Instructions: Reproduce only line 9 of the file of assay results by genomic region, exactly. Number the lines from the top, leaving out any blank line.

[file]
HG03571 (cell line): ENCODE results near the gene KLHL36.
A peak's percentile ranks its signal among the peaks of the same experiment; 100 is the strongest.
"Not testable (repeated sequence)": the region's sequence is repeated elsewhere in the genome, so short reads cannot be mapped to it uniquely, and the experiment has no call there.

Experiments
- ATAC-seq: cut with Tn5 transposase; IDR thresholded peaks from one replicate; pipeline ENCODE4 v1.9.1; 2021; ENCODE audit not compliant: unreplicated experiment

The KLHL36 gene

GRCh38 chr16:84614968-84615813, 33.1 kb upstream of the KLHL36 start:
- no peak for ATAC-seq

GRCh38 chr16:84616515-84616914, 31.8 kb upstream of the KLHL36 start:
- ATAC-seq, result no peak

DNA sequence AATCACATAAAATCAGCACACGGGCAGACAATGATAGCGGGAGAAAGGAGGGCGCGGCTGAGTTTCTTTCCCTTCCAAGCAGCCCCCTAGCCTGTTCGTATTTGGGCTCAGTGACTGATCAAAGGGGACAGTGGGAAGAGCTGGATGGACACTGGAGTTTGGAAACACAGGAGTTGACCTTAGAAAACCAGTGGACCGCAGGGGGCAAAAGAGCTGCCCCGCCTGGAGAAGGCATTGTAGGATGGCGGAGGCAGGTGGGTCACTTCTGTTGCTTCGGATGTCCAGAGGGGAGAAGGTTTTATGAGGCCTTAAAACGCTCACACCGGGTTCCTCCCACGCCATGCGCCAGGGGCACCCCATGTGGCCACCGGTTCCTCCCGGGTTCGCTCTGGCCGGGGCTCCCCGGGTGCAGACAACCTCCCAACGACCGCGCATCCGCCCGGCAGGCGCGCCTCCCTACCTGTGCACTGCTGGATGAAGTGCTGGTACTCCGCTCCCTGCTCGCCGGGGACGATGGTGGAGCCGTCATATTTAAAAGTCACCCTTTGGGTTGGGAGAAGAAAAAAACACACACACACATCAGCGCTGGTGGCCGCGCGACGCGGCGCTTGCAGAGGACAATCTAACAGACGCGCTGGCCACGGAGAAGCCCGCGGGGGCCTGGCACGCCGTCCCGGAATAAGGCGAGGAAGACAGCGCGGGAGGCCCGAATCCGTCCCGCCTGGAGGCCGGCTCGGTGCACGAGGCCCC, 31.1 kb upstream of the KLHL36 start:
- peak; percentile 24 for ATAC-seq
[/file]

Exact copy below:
GRCh38 chr16:84616515-84616914, 31.8 kb upstream of the KLHL36 start: